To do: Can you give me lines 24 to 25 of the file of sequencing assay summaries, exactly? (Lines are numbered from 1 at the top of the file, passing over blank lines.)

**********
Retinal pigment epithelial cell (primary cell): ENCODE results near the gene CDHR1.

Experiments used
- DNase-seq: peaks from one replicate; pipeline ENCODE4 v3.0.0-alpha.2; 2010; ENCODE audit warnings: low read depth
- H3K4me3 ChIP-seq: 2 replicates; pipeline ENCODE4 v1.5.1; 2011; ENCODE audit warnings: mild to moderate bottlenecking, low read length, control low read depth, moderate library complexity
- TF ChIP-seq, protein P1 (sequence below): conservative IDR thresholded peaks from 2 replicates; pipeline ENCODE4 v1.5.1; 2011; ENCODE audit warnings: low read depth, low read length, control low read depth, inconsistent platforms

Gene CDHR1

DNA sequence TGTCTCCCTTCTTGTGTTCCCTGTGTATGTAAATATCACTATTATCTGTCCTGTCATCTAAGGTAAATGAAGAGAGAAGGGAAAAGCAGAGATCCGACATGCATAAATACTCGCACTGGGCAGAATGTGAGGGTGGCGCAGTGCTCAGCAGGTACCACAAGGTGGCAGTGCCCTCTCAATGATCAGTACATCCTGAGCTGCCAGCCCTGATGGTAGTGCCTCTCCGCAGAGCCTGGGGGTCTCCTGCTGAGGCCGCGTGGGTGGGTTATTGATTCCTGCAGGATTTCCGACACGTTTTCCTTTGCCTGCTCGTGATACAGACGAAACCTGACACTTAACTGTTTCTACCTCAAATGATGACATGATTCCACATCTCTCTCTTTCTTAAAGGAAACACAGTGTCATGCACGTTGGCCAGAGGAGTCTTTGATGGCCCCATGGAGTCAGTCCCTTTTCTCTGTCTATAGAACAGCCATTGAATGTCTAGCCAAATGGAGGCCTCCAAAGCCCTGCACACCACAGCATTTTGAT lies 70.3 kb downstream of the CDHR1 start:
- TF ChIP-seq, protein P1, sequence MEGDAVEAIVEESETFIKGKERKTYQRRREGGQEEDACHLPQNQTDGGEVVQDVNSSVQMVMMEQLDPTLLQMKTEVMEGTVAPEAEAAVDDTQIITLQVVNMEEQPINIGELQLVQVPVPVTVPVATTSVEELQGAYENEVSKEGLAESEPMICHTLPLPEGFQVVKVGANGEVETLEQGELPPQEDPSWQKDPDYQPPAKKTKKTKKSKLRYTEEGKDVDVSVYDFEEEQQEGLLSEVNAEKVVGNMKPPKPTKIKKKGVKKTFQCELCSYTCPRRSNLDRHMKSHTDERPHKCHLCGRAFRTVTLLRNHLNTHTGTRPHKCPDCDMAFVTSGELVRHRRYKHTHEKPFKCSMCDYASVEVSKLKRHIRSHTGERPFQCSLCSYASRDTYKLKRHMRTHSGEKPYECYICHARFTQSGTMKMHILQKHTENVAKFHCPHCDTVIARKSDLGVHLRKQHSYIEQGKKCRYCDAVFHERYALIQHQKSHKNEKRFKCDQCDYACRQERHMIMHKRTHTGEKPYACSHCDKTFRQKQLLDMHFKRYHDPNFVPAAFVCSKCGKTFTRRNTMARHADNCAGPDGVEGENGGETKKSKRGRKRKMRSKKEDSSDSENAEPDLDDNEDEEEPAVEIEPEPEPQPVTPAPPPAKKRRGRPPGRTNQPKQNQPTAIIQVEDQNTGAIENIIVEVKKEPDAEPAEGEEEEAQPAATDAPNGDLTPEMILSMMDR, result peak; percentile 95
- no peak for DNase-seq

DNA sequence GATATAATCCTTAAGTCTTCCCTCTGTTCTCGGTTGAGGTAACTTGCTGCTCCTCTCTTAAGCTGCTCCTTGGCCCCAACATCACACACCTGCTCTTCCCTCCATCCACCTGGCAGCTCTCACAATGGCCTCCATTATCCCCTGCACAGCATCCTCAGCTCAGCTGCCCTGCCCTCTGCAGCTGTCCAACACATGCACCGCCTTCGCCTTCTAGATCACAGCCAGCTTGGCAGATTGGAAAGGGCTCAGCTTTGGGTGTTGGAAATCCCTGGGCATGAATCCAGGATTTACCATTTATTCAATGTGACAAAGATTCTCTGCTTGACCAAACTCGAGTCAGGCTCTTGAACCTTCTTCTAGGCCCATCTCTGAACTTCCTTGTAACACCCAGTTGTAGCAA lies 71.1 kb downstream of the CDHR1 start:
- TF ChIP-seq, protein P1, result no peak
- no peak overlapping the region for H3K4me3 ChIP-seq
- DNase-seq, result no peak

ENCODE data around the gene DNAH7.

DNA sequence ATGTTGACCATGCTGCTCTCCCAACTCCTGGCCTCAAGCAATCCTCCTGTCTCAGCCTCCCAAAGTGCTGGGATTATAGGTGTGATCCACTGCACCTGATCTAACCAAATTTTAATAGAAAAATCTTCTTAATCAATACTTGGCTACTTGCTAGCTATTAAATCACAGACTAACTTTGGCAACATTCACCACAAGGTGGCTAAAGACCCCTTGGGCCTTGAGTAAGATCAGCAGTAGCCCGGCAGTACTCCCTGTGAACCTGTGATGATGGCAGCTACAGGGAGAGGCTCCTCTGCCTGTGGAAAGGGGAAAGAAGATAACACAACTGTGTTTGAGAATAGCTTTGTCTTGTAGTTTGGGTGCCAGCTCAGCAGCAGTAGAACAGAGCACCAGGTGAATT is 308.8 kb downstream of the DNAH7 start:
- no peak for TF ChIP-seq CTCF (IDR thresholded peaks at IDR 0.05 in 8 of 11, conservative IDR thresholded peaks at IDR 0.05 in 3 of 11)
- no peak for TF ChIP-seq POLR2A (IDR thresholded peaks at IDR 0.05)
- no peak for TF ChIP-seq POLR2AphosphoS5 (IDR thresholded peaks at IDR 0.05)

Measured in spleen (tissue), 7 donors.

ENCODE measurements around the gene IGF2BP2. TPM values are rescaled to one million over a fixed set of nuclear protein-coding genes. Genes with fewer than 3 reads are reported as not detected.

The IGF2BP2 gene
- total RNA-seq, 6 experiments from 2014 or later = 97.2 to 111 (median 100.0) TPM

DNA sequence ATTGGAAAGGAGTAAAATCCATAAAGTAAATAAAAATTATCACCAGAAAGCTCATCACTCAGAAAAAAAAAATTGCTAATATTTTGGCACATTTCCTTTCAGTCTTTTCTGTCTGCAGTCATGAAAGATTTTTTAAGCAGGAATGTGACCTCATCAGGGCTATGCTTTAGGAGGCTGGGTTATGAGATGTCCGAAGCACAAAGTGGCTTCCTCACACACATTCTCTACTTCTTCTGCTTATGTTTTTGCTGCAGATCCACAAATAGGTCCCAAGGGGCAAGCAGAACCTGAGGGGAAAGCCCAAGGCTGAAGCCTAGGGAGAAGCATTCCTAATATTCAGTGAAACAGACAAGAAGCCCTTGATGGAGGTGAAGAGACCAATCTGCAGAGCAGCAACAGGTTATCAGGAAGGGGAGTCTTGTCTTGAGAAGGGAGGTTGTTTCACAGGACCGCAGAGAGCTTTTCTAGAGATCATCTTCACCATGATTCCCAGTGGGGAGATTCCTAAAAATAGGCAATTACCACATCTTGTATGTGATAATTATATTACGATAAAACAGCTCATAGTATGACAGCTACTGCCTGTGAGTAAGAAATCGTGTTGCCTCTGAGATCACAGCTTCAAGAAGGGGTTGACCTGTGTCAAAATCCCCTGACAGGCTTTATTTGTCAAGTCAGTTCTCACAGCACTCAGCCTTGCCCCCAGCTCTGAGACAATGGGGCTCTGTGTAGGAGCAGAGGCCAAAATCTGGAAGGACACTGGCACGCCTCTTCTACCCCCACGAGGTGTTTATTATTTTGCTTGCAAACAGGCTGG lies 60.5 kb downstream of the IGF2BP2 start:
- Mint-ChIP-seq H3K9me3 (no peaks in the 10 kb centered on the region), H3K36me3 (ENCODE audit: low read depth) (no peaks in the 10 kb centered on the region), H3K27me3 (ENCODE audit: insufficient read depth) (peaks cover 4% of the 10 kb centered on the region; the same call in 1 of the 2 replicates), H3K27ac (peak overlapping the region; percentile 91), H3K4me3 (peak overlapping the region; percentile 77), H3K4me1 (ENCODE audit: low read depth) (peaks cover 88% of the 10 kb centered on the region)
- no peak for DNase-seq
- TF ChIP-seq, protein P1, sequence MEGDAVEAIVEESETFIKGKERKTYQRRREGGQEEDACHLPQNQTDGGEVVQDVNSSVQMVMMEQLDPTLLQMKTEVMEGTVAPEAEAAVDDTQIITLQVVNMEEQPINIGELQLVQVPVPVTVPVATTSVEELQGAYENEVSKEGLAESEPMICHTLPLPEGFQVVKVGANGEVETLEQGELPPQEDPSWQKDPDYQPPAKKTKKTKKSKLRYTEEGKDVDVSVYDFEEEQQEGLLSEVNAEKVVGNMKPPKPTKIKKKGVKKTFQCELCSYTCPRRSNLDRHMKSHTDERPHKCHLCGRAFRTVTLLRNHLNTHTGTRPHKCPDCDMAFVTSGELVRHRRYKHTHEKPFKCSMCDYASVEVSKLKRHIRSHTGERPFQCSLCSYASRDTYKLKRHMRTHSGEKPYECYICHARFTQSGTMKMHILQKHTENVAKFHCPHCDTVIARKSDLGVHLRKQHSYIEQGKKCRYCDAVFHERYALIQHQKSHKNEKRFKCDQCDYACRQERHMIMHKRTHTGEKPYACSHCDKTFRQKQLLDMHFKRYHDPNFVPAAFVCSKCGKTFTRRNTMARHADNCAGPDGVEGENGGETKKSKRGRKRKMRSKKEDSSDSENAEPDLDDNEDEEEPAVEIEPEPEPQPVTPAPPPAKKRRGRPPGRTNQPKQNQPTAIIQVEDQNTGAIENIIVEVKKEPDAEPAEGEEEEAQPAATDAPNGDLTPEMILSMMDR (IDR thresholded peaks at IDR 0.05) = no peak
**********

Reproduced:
- Mint-ChIP-seq H3K9me3 (no peaks in the 10 kb centered on the region), H3K36me3 (ENCODE audit: low read depth) (no peaks in the 10 kb centered on the region), H3K27me3 (ENCODE audit: insufficient read depth) (peaks cover 4% of the 10 kb centered on the region; the same call in 1 of the 2 replicates), H3K27ac (peak overlapping the region; percentile 91), H3K4me3 (peak overlapping the region; percentile 77), H3K4me1 (ENCODE audit: low read depth) (peaks cover 88% of the 10 kb centered on the region)
- no peak for DNase-seq